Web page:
“Use Words Only If Necessary”: The Strategic Silence of Organized Religion in Contemporary Europe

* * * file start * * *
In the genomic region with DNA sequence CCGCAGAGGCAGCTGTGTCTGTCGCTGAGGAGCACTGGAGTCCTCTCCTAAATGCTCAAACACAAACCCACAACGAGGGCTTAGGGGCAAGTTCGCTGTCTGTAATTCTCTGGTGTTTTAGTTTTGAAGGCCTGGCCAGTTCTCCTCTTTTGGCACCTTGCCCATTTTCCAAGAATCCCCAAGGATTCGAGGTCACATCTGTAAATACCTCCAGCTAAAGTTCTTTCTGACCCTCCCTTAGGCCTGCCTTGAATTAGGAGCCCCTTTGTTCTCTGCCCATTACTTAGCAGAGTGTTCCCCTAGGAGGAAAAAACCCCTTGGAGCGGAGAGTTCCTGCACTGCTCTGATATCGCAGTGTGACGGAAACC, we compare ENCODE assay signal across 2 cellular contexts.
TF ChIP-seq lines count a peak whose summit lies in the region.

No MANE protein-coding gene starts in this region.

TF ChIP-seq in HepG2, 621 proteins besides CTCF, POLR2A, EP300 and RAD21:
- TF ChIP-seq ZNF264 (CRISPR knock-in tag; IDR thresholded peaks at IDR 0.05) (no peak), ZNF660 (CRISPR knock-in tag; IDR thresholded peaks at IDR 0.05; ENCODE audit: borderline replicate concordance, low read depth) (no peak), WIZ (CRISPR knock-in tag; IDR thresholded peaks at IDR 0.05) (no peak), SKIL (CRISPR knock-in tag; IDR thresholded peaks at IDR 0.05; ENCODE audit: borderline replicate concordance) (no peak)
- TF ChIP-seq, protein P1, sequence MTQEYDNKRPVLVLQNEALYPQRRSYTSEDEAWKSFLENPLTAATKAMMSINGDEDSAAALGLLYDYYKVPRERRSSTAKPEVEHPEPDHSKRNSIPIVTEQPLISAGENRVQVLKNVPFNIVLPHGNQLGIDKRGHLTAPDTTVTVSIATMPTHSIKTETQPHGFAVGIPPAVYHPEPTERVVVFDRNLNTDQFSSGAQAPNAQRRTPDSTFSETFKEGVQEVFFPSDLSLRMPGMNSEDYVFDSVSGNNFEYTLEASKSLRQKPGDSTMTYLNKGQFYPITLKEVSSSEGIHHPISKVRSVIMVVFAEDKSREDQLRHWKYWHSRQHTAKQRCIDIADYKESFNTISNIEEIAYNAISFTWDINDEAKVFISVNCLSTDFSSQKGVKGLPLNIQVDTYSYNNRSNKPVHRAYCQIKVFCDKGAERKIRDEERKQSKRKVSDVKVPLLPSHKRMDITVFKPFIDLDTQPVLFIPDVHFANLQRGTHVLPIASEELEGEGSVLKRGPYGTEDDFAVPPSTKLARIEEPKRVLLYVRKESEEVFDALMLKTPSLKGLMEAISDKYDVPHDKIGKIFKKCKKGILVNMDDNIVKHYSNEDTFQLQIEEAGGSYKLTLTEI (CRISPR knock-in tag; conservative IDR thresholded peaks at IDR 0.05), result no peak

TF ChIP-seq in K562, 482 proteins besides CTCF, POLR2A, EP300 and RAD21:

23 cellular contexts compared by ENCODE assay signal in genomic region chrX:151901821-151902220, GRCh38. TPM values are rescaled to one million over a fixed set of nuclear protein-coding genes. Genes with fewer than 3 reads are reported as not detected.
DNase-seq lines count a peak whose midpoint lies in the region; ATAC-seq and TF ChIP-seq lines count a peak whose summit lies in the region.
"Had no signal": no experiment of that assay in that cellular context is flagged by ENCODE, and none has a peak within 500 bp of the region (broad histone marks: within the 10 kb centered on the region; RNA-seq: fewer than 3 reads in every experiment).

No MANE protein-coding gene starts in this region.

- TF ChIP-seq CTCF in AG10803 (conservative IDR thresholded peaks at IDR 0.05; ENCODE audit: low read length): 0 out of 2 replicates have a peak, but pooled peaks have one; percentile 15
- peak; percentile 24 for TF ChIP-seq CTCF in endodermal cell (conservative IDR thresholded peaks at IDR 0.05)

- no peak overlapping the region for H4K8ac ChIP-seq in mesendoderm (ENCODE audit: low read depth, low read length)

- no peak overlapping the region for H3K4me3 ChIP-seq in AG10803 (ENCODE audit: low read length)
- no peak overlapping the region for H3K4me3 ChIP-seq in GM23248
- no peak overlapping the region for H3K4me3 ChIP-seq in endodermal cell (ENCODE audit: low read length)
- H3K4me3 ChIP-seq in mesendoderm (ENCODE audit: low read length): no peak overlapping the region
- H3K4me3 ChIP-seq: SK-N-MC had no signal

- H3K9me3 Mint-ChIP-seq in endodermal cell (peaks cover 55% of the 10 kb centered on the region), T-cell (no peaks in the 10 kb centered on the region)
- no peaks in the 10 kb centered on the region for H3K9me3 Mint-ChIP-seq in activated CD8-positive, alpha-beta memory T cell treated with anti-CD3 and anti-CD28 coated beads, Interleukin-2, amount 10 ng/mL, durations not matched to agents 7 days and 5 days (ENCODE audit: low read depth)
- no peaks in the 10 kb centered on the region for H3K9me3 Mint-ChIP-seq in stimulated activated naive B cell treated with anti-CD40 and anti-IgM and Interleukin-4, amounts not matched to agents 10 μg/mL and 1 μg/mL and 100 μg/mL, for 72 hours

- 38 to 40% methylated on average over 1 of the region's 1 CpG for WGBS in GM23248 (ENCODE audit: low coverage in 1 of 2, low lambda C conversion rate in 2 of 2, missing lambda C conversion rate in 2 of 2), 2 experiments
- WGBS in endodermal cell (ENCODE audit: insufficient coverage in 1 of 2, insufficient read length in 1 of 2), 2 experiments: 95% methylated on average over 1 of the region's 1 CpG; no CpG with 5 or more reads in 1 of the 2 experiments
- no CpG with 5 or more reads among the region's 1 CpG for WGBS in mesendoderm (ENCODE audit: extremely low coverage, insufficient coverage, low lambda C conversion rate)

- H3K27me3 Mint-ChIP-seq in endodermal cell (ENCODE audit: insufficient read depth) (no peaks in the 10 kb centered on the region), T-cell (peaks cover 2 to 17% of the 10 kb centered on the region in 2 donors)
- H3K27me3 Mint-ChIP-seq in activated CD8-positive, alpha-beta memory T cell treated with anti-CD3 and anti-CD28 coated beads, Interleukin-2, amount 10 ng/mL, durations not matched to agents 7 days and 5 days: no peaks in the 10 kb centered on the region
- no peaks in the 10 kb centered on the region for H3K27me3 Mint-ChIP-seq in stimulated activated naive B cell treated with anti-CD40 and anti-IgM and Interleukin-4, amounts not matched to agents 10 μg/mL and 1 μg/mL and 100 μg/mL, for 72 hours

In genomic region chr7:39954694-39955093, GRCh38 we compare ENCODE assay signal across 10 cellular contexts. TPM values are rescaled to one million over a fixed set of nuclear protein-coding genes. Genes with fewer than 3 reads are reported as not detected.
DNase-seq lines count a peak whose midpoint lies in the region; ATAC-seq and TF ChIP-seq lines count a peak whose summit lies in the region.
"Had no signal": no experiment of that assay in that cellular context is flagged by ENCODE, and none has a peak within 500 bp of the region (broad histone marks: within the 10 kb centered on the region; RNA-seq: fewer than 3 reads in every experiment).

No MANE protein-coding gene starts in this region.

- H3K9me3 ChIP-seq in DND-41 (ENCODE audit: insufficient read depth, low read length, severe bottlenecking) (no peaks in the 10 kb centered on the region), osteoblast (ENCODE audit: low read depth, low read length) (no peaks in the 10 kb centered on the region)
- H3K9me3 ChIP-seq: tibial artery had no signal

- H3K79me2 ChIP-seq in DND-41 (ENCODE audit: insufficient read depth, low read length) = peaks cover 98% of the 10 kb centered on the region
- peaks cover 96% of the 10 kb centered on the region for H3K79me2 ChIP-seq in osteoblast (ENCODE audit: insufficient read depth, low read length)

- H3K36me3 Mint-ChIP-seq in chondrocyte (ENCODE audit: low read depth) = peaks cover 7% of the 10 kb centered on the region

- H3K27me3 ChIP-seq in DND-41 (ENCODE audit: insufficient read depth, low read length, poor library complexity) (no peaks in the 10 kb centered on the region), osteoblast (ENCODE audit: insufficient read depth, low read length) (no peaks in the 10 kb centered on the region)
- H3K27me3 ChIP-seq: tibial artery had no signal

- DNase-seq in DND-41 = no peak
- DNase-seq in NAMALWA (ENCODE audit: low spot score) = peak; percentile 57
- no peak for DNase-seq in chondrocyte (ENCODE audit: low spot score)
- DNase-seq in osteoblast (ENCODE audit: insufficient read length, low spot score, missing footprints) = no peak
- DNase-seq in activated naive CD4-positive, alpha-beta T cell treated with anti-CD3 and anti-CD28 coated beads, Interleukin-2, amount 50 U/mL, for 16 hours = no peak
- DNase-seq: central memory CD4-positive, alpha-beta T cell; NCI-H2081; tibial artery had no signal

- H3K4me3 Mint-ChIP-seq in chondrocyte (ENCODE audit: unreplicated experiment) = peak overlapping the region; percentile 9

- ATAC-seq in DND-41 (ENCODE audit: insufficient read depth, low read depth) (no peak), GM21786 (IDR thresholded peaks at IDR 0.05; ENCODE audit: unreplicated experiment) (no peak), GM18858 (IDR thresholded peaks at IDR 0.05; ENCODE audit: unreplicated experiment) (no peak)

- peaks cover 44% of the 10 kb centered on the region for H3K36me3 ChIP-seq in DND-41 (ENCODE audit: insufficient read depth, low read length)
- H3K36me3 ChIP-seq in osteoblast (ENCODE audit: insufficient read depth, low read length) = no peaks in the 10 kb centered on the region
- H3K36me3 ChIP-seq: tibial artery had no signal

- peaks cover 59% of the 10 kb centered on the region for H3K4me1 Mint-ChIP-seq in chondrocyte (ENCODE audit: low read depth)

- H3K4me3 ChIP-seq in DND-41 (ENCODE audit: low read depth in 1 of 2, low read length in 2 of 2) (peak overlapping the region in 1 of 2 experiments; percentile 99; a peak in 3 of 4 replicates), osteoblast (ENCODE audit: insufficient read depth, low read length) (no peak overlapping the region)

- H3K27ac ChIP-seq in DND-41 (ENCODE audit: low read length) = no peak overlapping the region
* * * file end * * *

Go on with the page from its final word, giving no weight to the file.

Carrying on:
The consideration of religious variables in comparative politics entered the scholarly discussion relatively late, but several important works over the past few years have considered the possibilities and obstacles religion presents to a democratic society. Among other concerns, this scholarship asks how the work of religious interest associations might promote greater social capital, civic engagement, empowerment, and participation among the poor and other socially marginalized groups. This literature builds on both the social capital and democratic deepening approaches and is consistent with the concepts of muted vibrancy and strategic silence. This introduction presents the case-studies in the volume, asking whether the concepts of muted vibrancy and strategic silence help to provide a robust theoretical understanding of the role of faith-based organizations in contemporary European society.